♂. Holotype. Co.Kerry, May 23 - June 17, 1920. L.A.E.Sabine (Rothschild collection).

♀. Allotype. Co.Kerry, May 23 - June 17, 1920. L.A.E.Sabine (Rothschild collection).

♂. Paratypes. Co.Kildare, August 11, 1947; Co.Cork, August, 1931; Co.Cork, September, 1931; roundstone, Co.Galway, August 20, 1947. Dudley Westropp.

♀. Paratypes. Co.Kerry, August 24 - September 7, 1920. L.A.E.Sabine (Rothschild collection). Co,Cork, August, 1927. Dudley Westropp.

Small Copper - male - The Raven, Co. Wexford, Ireland - 12-Aug-13-5

Male
Photo © Pete Eeles

Small Copper - male - The Raven, Co. Wexford, Ireland - 12-Aug-13

Male Underside
Photo © Pete Eeles

Small Copper - female - The Raven, Co. Wexford, Ireland - 12-Aug-13-8

Female
Photo © Pete Eeles

Small Copper - female - The Raven, Co. Wexford, Ireland - 12-Aug-13-6

Female Underside
Photo © Pete Eeles

Photo Album ...


Conservation Status

Despite a long-term decline in distribution, this is still a widespread butterfly and is not currently a priority species for conservation efforts.

UK BAP StatusDistribution Trend (%)Population Trend (%)
Not Listed
Stable-9
Decrease-28

The table above shows the distribution and population trends of species regularly found in the British Isles. The distribution trend represents a comparison between data for the periods 1995-1999 and 2005-2009. The information provided is taken from the Butterfly Conservation report The State of the UK's Butterflies 2011. The UK BAP status is taken from the UK Biodiversity Action Plan (UK BAP) (2007 review).

Habitat

This butterfly favours open land where nectar sources and foodplant are found. Such habitats include grassland, wasteland, heathland, old quarries, embankments, road verges and woodland rides.

Distribution

 

Click here to see the distribution of this species or here to see the distribution of this species together with specific site information overlaid.

Life Cycle

There are typically 2 or 3 generations each year, depending on the weather, with 4 generations in extremely good years. The first adults emerge in May, occasionally at the end of April, with the last adults being seen around the middle of October, depending on location.

Lycaena phlaeas ssp. eleus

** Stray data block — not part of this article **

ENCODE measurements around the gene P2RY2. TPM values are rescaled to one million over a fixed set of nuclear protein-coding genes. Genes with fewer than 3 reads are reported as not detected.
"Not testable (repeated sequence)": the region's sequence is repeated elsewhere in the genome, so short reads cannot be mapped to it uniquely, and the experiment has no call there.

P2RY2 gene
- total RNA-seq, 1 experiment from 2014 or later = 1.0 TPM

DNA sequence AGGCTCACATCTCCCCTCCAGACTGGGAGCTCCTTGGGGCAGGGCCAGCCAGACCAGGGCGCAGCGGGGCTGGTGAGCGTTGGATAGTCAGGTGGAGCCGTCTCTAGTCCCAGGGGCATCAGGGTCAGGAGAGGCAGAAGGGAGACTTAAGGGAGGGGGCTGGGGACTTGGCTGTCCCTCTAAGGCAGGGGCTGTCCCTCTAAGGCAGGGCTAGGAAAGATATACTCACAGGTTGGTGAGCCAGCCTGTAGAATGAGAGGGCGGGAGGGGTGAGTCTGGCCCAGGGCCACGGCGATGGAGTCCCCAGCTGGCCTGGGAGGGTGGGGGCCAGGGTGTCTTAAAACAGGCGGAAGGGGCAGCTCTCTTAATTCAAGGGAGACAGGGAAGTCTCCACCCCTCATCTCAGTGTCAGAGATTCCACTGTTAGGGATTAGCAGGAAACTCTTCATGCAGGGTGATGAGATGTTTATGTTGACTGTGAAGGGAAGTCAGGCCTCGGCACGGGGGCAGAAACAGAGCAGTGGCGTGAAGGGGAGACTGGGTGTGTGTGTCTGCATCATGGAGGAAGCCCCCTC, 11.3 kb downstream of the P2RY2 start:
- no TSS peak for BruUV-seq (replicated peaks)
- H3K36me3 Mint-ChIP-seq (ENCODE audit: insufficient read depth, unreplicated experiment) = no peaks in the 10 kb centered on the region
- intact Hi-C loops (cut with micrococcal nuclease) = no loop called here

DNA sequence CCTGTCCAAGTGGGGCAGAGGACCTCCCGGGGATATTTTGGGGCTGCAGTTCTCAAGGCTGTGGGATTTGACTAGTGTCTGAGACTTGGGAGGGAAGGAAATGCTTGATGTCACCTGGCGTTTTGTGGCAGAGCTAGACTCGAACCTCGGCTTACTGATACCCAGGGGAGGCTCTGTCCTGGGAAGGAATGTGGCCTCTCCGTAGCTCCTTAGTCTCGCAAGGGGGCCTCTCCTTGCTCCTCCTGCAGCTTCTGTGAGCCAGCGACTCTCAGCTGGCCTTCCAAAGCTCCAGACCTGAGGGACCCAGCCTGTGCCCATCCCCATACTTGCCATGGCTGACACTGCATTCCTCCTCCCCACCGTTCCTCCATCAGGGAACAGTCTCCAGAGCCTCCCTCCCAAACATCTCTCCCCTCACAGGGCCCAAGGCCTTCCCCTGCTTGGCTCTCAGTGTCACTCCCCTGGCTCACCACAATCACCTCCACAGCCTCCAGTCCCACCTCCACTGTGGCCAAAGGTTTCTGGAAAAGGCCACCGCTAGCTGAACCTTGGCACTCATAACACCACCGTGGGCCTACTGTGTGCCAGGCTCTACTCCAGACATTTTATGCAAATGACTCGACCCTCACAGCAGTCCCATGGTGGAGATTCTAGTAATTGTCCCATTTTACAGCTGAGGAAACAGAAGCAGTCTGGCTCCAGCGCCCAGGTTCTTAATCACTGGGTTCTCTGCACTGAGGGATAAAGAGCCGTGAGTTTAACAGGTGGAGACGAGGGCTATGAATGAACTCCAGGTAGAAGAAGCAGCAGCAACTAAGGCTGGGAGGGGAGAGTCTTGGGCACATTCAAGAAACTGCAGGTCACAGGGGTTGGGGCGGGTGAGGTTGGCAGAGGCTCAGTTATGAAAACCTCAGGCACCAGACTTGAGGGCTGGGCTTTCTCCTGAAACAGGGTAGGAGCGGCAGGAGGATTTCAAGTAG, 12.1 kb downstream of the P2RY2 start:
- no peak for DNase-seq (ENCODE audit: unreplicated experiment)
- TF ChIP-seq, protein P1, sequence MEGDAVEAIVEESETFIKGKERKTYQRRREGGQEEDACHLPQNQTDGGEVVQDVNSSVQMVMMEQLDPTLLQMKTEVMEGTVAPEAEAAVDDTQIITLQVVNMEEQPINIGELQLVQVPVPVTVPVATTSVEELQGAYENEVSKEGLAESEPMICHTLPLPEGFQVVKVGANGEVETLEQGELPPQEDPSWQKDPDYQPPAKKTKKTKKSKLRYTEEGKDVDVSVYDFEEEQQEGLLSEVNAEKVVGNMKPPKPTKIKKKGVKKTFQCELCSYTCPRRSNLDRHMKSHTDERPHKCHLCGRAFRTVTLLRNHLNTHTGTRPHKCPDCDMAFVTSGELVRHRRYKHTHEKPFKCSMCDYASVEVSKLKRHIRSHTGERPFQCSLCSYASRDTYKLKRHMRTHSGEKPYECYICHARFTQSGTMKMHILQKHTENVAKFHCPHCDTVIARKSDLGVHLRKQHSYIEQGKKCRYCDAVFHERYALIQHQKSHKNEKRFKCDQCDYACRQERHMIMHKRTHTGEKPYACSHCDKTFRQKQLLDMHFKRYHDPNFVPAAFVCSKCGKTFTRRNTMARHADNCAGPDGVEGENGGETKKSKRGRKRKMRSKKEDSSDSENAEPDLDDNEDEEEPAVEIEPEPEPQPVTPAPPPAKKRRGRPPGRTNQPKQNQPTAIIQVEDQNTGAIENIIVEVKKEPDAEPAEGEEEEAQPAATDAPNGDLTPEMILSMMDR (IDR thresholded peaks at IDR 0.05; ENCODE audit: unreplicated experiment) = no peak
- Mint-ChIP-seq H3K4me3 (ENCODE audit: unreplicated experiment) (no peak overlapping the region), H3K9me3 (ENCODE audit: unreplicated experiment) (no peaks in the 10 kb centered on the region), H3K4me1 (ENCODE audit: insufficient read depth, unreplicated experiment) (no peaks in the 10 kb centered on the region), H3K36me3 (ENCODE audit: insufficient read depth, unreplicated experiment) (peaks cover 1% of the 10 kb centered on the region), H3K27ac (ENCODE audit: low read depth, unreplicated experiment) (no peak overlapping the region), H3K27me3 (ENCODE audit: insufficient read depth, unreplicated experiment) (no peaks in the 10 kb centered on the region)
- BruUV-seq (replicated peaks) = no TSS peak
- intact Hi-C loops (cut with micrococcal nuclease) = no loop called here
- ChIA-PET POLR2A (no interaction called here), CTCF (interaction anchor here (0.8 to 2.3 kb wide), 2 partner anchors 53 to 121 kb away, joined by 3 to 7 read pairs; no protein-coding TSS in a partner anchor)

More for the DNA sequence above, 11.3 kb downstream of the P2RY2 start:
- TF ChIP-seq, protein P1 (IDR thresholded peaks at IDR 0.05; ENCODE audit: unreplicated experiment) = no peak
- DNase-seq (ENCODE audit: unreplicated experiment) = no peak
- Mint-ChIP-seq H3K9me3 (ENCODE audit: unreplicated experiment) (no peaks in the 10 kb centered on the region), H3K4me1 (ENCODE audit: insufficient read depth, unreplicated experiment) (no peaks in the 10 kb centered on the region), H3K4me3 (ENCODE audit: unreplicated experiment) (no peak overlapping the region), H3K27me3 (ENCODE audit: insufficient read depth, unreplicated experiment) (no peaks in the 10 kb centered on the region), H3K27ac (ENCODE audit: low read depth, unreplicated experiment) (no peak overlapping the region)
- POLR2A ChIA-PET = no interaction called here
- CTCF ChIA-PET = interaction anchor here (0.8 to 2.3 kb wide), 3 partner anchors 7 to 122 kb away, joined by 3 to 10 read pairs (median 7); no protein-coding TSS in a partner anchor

Lycaena phlaeas ssp. hibernica

The chart(s) above have been correlated with the phenology plot below, taken from the UK Butterfly Monitoring Scheme. The blue line gives average counts over the full data set from 1976 to date, and the red line gives the average for the last year.

Imago

This sun-loving butterfly is often found resting on the ground, vegetation or flowers, as it absorbs the sun's rays. Males establish small territories and fly up to intercept any passing insect in the hope of intercepting a passing female. When egg-laying, females are easy to distinguish from males, as they fly low across the ground searching for suitable foodplants on which to lay. Both sexes roost head down on grass stems.

Adults feed primarily on Fleabane (Pulicaria dysenterica). Buttercups (Ranunculus spp.), Daisy (Bellis perennis), Dandelion (Taraxacum agg.), Hawkweeds (Hieracium/Hypochoeris), Heather (Calluna vulgaris / Erica spp.), Ragwort (Senecio jacobaea), Red Clover (Trifolium pratense), Thistles (Cirsium spp. and Carduus spp.) and Yarrow (Achillea millefolium) are also used.

Lycaena phlaeas ssp. eleus

Small Copper - imago - Stockbridge Down - 24-Jul-12-2

Photo © Pete Eeles

Newly emerged SC with original egg, 07/10/2015, Liphook, reared

Photo © Pauline
07-Oct-2015

Small Copper Female - Kenley, Surrey 25-July-10

Photo © Vince Massimo
25-Jul-2010

Small Copper Male - Kenley, Surrey 20-July-10

Photo © Vince Massimo
20-Jul-2010

Small Copper - Martin Down - 10th August 2012

Photo © Wurzel

Small Copper - imago - Ballard Down - 21-Jul-06 (0501)

Photo © Pete Eeles
21-Jul-2006

Small Copper - Kent 24-Sept-2013

Photo © Hoggers
24-Sep-2013

Small Copper (1st brood) Woodwalton Fen, 10th May 2009

Photo © NickB
10-May-2009

Small Copper - imago - Stockbridge Down - 22-Sep-10 (1)

Photo © Pete Eeles
22-Sep-2010

Small Copper - Larkhill - 15-09-2014

Photo © Wurzel

Small Copper - male - Stockbridge Down - 06-Aug-13

Photo © Pete Eeles
06-Aug-2013

Small Copper pair -  Dungeness, Kent 19-June-2016

Photo © Hoggers
19-Jun-2016

Small Copper pair - Sussex 31-Aug-2010

Photo © Neil Hulme
31-Aug-2010

Small Copper - Cei Bach - Ceredigion - 06-08-2013

Photo © Wurzel

Small Copper (with elongated tails) - Bournmouth 30-July-2013

Photo © Mikhail

Small Copper - imago - Stockbridge Down - 20-Jul-10 (2)

Photo © Pete Eeles
20-Jul-2010

Small Copper -  Dungeness, Kent 27-June-2016

Photo © Hoggers
27-Jun-2016

Small Copper - Cissbury Ring, Sussex 15-Oct-2013